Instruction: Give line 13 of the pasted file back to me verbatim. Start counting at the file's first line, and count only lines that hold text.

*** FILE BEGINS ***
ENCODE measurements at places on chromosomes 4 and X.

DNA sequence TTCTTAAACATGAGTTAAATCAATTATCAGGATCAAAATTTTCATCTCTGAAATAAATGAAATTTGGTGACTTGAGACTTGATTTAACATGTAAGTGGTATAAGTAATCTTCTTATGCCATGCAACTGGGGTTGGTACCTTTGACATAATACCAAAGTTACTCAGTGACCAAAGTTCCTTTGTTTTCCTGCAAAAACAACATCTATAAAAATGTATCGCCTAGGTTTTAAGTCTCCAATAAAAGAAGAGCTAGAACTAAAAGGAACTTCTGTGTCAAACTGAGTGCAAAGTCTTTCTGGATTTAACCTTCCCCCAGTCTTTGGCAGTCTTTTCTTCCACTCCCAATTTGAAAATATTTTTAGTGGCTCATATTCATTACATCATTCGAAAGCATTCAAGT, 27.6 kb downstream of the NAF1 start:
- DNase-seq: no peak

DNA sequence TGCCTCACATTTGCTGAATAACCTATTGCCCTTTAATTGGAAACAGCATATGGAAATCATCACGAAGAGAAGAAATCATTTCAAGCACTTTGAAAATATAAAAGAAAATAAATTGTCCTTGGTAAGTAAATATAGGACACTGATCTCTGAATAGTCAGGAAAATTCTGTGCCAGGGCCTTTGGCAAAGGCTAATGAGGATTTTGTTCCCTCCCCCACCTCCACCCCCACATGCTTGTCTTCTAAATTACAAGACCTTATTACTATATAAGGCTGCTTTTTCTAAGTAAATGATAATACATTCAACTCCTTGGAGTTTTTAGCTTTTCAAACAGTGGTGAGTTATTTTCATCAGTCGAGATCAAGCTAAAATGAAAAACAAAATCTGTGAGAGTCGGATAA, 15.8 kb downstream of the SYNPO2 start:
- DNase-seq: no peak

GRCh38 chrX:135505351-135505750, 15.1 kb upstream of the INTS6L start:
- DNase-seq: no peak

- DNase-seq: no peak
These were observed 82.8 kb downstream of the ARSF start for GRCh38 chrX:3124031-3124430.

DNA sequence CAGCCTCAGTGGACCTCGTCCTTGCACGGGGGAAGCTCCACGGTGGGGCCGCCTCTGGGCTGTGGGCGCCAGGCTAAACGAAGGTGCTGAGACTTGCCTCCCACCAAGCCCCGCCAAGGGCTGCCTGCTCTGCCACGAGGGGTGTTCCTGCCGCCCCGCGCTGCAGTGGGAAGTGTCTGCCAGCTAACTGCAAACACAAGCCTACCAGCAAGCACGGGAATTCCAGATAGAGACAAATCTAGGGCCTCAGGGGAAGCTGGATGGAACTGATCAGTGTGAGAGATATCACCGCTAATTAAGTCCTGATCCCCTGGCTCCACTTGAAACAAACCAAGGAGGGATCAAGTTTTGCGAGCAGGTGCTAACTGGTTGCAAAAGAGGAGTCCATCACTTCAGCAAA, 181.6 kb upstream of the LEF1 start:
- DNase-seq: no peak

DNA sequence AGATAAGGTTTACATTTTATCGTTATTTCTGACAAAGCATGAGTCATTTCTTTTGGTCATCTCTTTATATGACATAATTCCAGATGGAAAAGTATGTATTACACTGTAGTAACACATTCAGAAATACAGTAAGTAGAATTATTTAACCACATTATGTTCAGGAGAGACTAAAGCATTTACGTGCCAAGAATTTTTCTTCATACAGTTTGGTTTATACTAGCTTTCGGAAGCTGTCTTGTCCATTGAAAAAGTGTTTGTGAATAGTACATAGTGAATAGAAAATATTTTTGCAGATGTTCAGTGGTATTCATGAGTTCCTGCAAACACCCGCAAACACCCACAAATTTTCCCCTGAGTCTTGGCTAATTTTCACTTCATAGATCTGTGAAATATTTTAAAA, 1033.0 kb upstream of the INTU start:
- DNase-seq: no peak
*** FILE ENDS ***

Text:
- DNase-seq: no peak